“But bossa nova is just one aspect of Brazilian music,” Reeves said. “There are so many other expressions in Brazilian music, and so many amazing composers. Before I met Sergio, I already had an interest in Brazilian music, but once I started working with him, I had the access and everything came together. Sergio is such an amazing musician that he’s going to take any arrangement and make it special.”
And like Mendes, Reeves is open to incorporating a myriad of musical styles and textures to flesh out arrangements. In 1996, she collaborated with Q-Tip, a founder of the hip-hop trio A Tribe Called Quest, on a version of “Down Here on the Ground,” a song that first appeared in the 1967 movie Cool Hand Luke. The Q-Tip/Reeves remake displays the full spectrum of Reeves’s vocal timbre with snippets of Grant Green’s original guitar and programmed beats woven into the mix. “Working with Q-Tip was so much fun,” she said. “I love being able to get a sense of other artists’ creative processes and to see what happens when you put everything together.”
“My grandmother had passed away and so had his mother, so the song is about both of them. And people have even said to me that it reminded them of another special relative.” While in Los Angeles during the early ‘80s, Reeves wrote “Better Days,” often referred to by fans as “The Grandma Song.” A 1988 rerecording of Reeves’s signature tune spent 12 weeks on Billboard Magazine’s R&B charts. The moving lyrics vividly recount experiences shared with her grandmother and how their relationship became a source of inner strength for Reeves. Over the years, she has expanded “Better Days” into an enchanting montage of childhood memories that never fails to enthrall audiences whenever it’s performed live.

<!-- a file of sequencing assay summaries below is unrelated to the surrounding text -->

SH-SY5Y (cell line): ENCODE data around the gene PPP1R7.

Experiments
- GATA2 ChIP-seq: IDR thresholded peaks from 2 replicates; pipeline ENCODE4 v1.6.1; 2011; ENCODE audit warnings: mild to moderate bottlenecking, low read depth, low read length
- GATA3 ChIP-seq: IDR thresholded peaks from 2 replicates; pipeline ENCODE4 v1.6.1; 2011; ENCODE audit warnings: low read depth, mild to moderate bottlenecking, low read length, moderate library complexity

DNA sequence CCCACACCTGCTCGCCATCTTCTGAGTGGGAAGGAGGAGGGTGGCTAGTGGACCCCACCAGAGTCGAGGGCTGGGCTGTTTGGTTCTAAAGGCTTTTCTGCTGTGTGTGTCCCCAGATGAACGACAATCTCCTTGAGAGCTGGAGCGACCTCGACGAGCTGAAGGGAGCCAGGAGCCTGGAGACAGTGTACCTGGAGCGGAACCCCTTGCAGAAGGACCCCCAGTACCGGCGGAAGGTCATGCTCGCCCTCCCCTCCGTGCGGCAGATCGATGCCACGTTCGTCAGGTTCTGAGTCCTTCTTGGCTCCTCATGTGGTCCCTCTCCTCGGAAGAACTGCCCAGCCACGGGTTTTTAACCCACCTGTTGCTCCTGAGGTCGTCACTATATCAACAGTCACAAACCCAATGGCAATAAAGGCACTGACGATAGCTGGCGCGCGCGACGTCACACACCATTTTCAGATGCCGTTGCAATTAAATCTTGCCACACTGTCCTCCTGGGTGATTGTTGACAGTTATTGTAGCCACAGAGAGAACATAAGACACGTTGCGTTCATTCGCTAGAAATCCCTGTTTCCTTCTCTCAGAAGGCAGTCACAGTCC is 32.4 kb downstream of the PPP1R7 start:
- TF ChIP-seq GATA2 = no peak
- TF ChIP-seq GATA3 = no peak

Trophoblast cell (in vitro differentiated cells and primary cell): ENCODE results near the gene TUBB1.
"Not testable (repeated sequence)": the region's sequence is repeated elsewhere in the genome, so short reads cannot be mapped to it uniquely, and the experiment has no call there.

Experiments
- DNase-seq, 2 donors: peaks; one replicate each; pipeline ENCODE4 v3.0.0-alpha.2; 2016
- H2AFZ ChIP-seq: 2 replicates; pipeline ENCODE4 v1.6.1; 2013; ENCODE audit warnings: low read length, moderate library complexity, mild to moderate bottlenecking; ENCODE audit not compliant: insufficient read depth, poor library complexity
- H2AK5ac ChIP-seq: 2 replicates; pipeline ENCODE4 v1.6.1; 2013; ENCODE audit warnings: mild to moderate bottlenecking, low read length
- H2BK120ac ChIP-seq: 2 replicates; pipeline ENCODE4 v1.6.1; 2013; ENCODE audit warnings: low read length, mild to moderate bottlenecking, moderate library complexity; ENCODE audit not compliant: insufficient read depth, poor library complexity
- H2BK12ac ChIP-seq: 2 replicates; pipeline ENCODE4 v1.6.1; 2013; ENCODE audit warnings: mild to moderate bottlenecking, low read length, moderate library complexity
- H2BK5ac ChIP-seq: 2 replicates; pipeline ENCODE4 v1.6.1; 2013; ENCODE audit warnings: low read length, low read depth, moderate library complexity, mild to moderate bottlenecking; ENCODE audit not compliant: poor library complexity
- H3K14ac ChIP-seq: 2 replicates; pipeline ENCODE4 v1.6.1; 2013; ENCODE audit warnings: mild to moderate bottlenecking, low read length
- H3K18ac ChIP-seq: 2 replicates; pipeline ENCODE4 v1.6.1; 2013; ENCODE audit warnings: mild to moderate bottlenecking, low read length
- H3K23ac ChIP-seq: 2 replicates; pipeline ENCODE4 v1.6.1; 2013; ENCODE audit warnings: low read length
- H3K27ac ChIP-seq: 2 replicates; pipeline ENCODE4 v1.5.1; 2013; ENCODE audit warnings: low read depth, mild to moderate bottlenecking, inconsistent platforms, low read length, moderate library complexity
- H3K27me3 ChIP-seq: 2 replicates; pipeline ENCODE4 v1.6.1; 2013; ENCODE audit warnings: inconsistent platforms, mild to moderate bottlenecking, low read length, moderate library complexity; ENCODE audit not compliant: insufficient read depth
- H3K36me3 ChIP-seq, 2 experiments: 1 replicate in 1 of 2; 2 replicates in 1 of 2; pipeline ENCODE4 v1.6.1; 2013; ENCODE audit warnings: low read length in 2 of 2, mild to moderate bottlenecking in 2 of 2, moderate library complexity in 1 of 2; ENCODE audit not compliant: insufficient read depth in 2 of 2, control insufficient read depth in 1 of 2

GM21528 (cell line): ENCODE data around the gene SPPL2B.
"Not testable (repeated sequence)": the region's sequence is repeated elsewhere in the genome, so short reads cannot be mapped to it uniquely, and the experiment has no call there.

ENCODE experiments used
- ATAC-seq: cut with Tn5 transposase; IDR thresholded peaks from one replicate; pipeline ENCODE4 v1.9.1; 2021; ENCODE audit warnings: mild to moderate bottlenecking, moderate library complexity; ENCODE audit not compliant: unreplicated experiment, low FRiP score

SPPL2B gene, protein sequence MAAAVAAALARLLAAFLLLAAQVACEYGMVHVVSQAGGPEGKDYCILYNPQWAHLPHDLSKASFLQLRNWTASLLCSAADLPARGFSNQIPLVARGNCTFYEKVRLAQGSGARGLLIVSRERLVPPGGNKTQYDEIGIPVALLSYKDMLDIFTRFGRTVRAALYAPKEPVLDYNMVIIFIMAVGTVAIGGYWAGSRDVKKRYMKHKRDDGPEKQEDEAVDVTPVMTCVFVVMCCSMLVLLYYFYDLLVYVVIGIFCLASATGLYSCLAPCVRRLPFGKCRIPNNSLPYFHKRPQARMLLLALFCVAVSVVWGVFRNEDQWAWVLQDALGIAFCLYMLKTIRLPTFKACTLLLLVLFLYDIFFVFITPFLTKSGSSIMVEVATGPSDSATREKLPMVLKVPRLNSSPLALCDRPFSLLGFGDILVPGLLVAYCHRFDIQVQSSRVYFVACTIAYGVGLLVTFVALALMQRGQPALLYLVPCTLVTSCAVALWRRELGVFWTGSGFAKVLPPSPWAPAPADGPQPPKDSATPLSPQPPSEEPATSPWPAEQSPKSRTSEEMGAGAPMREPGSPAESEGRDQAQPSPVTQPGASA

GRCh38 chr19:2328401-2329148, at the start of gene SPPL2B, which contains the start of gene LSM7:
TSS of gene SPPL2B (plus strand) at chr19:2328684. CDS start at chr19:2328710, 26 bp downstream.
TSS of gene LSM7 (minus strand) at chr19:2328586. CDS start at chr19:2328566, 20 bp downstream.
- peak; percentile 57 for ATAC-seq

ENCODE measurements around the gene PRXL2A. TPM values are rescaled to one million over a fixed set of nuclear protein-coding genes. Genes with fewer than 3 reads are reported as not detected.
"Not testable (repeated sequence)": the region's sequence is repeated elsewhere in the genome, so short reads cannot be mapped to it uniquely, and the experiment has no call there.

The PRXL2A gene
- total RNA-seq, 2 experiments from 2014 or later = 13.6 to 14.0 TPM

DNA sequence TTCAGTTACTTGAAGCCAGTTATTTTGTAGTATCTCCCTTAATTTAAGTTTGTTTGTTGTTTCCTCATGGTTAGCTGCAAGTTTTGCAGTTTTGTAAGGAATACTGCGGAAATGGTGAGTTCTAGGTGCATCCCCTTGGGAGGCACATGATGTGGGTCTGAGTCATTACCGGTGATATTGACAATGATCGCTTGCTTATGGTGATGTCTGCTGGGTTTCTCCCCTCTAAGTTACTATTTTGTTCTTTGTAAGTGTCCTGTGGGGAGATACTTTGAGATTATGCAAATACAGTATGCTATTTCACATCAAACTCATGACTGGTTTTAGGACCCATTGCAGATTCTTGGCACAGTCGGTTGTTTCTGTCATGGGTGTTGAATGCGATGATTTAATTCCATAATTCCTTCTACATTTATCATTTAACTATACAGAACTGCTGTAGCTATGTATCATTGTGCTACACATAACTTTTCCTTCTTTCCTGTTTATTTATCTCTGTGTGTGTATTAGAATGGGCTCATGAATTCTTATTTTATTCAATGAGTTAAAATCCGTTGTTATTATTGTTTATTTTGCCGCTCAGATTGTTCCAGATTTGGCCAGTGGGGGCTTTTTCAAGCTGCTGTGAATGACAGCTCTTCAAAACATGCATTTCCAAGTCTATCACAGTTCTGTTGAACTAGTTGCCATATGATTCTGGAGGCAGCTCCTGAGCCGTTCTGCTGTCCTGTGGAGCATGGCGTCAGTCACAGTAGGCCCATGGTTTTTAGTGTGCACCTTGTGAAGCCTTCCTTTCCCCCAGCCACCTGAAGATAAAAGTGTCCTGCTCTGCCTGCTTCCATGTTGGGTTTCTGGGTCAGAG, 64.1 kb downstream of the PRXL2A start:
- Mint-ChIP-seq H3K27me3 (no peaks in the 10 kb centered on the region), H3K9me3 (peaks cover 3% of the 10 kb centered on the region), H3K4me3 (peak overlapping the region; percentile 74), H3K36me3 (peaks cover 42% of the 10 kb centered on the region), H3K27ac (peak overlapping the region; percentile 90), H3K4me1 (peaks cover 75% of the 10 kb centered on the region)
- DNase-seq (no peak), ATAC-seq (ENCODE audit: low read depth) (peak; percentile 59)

“‘Better Days’ came out of work I had been doing with another songwriter, Tony Lorrich, who coauthored it with me,” she explained. “My grandmother had passed away and so had his mother, so the song is about both of them. And people have even said to me that [‘Better Days’] reminded them of another special relative, maybe an uncle or an aunt.”
The freedom to write and release music that falls outside the realm of jazz isn’t anything unusual to Reeves, who insists that vocalists like Holiday, Fitzgerald, and Vaughan all enriched their repertoires with diverse material.
“Oh my God, Billie Holiday is the reason people sing standards today!” Reeves exclaimed. “She took the popular music of all those great American songwriters and [reinterpreted their work] in ways no one could have imagined. Ella Fitzgerald sang everything, including Beatles tunes. And one of Sarah Vaughan’s biggest hits was an R&B song called ‘Broken-Hearted Melody.’ Sarah sang Brazilian tunes and even put a collection of Pope John Paul II’s poems to music. She was the only one to ever do that.”
But Reeves is the only artist to ever win Grammy awards in a vocal category for three consecutive albums—In the Moment, The Calling, and A Little Moonlight. Listen to her if you haven’t already. And don’t miss the next opportunity to see her perform live.